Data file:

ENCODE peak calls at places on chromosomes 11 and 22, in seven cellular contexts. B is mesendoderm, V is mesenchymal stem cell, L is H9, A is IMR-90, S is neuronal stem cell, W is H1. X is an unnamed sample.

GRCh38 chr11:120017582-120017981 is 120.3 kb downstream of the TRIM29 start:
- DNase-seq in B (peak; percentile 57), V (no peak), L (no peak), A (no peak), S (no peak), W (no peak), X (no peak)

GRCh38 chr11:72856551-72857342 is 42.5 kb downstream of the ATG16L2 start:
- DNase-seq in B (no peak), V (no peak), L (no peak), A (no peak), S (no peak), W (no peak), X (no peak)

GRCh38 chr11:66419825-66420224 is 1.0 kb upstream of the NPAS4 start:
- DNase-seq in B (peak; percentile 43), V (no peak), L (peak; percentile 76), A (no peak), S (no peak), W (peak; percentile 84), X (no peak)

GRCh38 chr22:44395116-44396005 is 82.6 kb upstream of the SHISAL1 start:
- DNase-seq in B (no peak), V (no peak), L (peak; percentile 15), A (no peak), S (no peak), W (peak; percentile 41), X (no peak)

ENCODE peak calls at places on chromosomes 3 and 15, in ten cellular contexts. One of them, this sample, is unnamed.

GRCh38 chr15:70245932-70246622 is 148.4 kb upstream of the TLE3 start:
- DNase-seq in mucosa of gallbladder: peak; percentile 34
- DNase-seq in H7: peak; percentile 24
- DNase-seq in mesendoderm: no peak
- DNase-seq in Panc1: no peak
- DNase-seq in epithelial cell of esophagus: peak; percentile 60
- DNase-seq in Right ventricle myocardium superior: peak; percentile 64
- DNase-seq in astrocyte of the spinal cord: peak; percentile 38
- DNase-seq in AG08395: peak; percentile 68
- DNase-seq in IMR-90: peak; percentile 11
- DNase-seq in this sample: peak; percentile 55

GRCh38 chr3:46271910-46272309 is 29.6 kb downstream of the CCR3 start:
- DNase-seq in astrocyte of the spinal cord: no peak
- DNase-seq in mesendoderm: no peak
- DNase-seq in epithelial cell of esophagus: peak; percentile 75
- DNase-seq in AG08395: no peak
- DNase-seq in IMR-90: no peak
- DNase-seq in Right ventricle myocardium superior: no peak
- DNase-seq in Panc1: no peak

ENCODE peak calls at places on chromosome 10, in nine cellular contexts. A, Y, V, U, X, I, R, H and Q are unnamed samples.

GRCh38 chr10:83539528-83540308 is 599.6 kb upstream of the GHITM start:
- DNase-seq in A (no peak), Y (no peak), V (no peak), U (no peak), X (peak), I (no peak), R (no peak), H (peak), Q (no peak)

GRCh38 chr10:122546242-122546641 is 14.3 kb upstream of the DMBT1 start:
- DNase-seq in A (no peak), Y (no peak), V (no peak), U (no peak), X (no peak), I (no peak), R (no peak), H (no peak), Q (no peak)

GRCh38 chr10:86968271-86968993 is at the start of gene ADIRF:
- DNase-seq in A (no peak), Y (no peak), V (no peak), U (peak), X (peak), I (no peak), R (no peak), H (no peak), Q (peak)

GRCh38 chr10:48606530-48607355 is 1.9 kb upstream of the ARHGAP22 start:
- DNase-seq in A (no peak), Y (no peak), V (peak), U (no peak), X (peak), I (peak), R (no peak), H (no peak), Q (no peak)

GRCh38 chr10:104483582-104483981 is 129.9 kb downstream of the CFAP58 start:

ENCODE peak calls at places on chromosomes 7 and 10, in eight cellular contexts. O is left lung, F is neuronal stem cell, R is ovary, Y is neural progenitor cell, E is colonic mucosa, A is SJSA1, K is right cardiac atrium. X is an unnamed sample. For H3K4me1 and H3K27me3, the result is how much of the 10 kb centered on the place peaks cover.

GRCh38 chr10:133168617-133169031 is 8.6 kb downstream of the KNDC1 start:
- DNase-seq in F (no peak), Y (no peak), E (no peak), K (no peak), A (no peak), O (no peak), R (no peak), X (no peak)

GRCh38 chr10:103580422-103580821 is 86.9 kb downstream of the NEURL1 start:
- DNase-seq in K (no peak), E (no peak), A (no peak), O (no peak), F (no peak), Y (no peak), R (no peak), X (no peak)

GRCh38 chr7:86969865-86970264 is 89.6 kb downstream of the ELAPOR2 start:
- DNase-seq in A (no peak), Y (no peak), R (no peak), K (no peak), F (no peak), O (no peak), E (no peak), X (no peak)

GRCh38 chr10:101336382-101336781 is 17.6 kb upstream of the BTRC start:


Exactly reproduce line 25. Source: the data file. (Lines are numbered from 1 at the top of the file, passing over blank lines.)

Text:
- DNase-seq in epithelial cell of esophagus: peak; percentile 75